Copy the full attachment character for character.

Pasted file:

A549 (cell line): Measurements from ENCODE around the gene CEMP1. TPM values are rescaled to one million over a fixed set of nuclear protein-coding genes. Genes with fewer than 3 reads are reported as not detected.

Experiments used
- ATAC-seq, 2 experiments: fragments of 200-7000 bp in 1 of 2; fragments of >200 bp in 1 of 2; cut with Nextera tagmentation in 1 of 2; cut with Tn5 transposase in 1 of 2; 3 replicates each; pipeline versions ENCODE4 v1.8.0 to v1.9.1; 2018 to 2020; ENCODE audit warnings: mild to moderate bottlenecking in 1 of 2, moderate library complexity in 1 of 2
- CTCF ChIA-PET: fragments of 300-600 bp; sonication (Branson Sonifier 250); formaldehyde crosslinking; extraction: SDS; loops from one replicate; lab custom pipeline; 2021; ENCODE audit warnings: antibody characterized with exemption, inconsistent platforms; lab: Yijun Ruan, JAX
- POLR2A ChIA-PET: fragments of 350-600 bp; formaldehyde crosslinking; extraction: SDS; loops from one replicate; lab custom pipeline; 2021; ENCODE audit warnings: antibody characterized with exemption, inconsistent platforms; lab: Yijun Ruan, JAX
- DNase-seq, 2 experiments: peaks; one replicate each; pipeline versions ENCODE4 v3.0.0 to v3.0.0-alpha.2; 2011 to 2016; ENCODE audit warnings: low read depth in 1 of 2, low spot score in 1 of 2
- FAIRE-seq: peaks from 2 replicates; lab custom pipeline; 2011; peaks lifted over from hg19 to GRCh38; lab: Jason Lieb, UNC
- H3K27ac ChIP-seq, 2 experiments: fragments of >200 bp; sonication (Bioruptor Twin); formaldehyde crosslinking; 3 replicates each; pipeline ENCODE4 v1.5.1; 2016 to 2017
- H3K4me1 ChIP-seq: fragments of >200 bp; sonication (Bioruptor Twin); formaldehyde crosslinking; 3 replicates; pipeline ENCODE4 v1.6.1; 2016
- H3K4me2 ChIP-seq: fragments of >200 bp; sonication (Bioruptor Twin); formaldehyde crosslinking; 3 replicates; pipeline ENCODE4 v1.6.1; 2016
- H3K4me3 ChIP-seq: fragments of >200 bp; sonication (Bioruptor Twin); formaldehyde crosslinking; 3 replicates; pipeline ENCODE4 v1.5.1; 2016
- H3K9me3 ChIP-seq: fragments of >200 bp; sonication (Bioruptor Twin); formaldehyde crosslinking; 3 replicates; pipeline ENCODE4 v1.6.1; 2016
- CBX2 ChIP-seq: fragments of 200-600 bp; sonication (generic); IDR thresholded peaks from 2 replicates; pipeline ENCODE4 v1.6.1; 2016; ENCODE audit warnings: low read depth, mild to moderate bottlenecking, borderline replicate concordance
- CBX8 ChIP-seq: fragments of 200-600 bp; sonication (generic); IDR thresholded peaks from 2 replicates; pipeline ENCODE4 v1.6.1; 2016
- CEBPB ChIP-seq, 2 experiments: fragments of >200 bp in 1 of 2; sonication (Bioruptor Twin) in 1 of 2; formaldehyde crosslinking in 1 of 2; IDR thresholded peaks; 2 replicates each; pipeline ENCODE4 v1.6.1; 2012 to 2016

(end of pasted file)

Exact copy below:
A549 (cell line): Measurements from ENCODE around the gene CEMP1. TPM values are rescaled to one million over a fixed set of nuclear protein-coding genes. Genes with fewer than 3 reads are reported as not detected.

Experiments used
- ATAC-seq, 2 experiments: fragments of 200-7000 bp in 1 of 2; fragments of >200 bp in 1 of 2; cut with Nextera tagmentation in 1 of 2; cut with Tn5 transposase in 1 of 2; 3 replicates each; pipeline versions ENCODE4 v1.8.0 to v1.9.1; 2018 to 2020; ENCODE audit warnings: mild to moderate bottlenecking in 1 of 2, moderate library complexity in 1 of 2
- CTCF ChIA-PET: fragments of 300-600 bp; sonication (Branson Sonifier 250); formaldehyde crosslinking; extraction: SDS; loops from one replicate; lab custom pipeline; 2021; ENCODE audit warnings: antibody characterized with exemption, inconsistent platforms; lab: Yijun Ruan, JAX
- POLR2A ChIA-PET: fragments of 350-600 bp; formaldehyde crosslinking; extraction: SDS; loops from one replicate; lab custom pipeline; 2021; ENCODE audit warnings: antibody characterized with exemption, inconsistent platforms; lab: Yijun Ruan, JAX
- DNase-seq, 2 experiments: peaks; one replicate each; pipeline versions ENCODE4 v3.0.0 to v3.0.0-alpha.2; 2011 to 2016; ENCODE audit warnings: low read depth in 1 of 2, low spot score in 1 of 2
- FAIRE-seq: peaks from 2 replicates; lab custom pipeline; 2011; peaks lifted over from hg19 to GRCh38; lab: Jason Lieb, UNC
- H3K27ac ChIP-seq, 2 experiments: fragments of >200 bp; sonication (Bioruptor Twin); formaldehyde crosslinking; 3 replicates each; pipeline ENCODE4 v1.5.1; 2016 to 2017
- H3K4me1 ChIP-seq: fragments of >200 bp; sonication (Bioruptor Twin); formaldehyde crosslinking; 3 replicates; pipeline ENCODE4 v1.6.1; 2016
- H3K4me2 ChIP-seq: fragments of >200 bp; sonication (Bioruptor Twin); formaldehyde crosslinking; 3 replicates; pipeline ENCODE4 v1.6.1; 2016
- H3K4me3 ChIP-seq: fragments of >200 bp; sonication (Bioruptor Twin); formaldehyde crosslinking; 3 replicates; pipeline ENCODE4 v1.5.1; 2016
- H3K9me3 ChIP-seq: fragments of >200 bp; sonication (Bioruptor Twin); formaldehyde crosslinking; 3 replicates; pipeline ENCODE4 v1.6.1; 2016
- CBX2 ChIP-seq: fragments of 200-600 bp; sonication (generic); IDR thresholded peaks from 2 replicates; pipeline ENCODE4 v1.6.1; 2016; ENCODE audit warnings: low read depth, mild to moderate bottlenecking, borderline replicate concordance
- CBX8 ChIP-seq: fragments of 200-600 bp; sonication (generic); IDR thresholded peaks from 2 replicates; pipeline ENCODE4 v1.6.1; 2016
- CEBPB ChIP-seq, 2 experiments: fragments of >200 bp in 1 of 2; sonication (Bioruptor Twin) in 1 of 2; formaldehyde crosslinking in 1 of 2; IDR thresholded peaks; 2 replicates each; pipeline ENCODE4 v1.6.1; 2012 to 2016